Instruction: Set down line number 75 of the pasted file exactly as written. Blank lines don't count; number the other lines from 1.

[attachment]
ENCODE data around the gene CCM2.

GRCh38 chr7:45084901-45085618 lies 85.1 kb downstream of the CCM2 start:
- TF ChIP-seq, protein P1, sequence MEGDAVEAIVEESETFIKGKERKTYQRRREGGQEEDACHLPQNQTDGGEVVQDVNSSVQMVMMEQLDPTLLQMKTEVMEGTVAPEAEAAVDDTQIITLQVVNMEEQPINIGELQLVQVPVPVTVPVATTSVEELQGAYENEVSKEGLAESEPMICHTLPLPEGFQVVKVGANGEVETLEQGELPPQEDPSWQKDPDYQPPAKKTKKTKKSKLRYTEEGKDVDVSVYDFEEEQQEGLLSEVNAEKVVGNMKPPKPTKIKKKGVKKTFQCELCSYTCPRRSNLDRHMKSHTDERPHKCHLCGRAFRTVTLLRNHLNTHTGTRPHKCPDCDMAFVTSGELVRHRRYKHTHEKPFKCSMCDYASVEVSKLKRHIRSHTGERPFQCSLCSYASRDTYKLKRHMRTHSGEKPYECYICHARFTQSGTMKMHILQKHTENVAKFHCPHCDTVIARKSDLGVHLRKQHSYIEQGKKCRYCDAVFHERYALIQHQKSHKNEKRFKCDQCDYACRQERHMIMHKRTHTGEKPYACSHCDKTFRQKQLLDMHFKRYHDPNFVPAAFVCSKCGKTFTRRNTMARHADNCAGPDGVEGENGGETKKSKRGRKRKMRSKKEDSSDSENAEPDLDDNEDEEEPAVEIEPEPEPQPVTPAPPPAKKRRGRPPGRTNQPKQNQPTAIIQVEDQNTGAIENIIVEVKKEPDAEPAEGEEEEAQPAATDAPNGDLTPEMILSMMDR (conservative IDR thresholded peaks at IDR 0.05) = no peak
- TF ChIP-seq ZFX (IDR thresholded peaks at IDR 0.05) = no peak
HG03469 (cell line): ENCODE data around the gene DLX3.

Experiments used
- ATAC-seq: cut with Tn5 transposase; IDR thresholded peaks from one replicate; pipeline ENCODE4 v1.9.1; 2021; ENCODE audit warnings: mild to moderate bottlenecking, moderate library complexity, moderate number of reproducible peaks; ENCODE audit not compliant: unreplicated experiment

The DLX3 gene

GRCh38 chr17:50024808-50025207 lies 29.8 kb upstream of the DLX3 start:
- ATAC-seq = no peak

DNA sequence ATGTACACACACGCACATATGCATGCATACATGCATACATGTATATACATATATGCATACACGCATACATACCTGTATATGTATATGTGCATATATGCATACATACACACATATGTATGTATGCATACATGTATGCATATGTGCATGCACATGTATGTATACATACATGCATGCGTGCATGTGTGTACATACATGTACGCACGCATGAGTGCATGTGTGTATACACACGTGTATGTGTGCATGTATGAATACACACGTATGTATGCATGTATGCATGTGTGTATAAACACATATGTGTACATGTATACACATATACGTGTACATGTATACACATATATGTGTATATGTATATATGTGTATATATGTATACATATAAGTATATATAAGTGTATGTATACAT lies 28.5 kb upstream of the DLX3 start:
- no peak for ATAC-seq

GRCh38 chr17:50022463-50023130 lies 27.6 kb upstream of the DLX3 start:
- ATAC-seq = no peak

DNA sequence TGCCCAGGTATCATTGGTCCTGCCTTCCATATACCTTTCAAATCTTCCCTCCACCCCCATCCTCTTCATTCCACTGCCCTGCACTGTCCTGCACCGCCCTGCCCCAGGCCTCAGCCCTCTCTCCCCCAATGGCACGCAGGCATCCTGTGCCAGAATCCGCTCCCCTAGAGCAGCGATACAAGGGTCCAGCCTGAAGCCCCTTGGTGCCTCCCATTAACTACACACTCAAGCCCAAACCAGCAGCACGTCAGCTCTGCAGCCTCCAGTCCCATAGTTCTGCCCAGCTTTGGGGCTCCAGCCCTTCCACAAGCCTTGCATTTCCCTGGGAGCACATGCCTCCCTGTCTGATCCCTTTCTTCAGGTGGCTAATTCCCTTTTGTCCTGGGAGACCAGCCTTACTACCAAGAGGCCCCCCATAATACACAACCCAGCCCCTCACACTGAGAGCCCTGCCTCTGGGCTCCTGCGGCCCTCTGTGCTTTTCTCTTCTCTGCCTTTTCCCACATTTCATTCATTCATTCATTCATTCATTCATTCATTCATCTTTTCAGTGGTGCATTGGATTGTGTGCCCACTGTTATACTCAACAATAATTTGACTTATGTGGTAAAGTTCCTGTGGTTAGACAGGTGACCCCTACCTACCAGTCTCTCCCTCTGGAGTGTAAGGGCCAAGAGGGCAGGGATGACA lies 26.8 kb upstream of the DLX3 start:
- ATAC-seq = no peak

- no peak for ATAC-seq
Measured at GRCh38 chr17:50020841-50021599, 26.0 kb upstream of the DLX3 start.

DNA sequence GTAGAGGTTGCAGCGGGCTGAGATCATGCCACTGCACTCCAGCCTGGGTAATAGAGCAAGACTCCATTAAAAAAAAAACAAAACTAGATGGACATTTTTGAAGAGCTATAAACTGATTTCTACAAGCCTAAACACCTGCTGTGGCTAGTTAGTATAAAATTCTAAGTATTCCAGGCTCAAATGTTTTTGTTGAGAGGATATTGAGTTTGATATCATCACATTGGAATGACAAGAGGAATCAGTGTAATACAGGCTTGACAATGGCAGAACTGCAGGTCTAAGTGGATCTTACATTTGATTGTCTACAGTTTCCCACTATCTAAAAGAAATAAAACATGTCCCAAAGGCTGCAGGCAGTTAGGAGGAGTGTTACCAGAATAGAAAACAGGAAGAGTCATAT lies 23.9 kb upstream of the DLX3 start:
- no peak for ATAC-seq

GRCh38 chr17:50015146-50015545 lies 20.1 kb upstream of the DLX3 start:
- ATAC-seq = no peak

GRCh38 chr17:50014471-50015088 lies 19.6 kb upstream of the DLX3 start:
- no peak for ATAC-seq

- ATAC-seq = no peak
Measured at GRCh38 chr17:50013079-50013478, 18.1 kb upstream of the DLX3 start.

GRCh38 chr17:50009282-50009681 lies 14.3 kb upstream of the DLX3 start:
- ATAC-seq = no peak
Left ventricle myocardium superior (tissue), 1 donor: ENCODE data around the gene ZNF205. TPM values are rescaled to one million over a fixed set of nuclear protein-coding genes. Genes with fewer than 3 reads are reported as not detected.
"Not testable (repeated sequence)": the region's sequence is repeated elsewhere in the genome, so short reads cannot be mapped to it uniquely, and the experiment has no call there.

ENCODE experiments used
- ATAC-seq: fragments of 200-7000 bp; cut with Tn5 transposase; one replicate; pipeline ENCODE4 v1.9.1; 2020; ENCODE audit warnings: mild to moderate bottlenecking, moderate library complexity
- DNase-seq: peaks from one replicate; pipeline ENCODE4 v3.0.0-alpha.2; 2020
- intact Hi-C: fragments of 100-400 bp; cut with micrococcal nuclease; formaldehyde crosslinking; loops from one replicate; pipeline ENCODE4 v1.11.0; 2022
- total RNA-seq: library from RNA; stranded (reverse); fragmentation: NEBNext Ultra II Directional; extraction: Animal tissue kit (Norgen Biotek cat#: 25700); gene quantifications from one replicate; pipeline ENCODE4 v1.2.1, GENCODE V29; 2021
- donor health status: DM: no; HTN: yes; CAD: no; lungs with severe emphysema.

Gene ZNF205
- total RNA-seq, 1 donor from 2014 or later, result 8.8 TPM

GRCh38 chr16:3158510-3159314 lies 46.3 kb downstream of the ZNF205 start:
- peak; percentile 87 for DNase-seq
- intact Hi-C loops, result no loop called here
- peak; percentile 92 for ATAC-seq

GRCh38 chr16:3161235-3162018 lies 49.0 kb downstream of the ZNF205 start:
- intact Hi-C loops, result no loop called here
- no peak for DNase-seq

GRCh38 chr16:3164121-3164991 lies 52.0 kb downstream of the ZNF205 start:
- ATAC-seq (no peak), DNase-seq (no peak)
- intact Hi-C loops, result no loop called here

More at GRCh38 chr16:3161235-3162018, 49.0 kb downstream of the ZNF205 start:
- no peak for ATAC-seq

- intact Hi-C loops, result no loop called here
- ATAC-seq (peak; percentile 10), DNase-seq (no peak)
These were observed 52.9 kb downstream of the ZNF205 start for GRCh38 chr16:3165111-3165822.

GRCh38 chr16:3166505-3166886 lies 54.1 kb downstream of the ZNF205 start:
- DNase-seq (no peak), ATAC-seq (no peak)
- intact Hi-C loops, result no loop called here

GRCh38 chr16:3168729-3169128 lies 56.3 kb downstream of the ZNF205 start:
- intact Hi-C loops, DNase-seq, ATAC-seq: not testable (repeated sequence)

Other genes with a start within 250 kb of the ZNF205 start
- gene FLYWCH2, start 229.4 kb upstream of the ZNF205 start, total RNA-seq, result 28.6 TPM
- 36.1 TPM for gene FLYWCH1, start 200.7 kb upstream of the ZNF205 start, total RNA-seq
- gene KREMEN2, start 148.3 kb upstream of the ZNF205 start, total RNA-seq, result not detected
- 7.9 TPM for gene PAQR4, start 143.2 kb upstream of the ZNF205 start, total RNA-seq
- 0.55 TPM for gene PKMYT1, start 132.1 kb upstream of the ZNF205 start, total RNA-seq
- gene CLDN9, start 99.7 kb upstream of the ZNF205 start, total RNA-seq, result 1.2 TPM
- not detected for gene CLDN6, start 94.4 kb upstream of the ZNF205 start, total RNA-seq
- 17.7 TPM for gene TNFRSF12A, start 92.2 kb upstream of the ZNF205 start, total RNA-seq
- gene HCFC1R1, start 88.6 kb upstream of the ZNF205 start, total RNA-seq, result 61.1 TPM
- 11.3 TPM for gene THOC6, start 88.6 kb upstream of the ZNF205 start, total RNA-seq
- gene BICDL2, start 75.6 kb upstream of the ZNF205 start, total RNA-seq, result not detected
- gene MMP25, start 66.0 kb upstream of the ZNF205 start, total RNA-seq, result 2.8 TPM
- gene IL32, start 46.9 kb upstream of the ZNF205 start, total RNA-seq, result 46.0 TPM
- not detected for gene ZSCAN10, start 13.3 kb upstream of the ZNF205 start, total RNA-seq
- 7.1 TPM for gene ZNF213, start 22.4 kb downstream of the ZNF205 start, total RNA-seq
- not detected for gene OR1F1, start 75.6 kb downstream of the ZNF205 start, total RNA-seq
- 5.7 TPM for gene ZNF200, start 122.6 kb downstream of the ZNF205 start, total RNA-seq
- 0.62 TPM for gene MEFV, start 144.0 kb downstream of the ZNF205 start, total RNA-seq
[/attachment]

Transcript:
- not detected for gene OR1F1, start 75.6 kb downstream of the ZNF205 start, total RNA-seq